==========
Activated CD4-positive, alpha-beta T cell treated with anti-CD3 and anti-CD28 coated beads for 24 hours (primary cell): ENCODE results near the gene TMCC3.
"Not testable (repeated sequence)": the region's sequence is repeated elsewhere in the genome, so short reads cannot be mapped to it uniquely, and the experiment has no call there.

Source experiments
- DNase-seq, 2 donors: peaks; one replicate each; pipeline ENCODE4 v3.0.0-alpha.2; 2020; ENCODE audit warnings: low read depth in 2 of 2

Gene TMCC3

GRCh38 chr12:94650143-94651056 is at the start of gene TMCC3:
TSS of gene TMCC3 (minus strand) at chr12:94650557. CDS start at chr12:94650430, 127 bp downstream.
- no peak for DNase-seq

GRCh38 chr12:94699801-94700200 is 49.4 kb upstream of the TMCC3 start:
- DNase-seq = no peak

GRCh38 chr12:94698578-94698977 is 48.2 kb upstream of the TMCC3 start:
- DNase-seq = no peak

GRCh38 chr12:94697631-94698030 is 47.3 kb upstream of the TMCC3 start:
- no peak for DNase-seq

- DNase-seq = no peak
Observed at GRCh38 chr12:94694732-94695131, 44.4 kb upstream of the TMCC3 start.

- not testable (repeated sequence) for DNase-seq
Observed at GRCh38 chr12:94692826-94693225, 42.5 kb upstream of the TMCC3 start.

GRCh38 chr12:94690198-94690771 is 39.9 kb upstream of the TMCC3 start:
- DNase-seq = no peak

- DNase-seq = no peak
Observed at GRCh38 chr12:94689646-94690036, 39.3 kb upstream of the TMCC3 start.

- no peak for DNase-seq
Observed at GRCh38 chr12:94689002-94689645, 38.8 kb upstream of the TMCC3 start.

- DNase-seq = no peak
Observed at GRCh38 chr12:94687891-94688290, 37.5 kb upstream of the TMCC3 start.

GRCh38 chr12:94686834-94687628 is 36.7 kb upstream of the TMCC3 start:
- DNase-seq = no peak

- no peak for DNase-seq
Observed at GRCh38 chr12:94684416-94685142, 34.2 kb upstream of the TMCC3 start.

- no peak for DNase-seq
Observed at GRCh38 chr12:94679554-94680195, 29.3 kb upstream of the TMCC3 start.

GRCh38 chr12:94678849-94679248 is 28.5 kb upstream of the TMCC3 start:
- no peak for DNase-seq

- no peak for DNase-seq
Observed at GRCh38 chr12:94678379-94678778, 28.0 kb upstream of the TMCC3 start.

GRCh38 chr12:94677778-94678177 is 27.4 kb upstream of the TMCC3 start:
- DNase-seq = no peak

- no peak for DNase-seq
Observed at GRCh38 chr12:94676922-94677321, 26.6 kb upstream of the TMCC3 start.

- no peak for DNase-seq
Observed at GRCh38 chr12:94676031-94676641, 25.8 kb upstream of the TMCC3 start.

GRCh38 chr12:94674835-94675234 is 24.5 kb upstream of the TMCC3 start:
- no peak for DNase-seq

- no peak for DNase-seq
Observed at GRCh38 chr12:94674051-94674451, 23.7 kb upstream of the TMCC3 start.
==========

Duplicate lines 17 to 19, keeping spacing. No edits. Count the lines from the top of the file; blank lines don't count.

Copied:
- not testable (repeated sequence) for DNase-seq
Observed at GRCh38 chr12:94692826-94693225, 42.5 kb upstream of the TMCC3 start.

GRCh38 chr12:94690198-94690771 is 39.9 kb upstream of the TMCC3 start: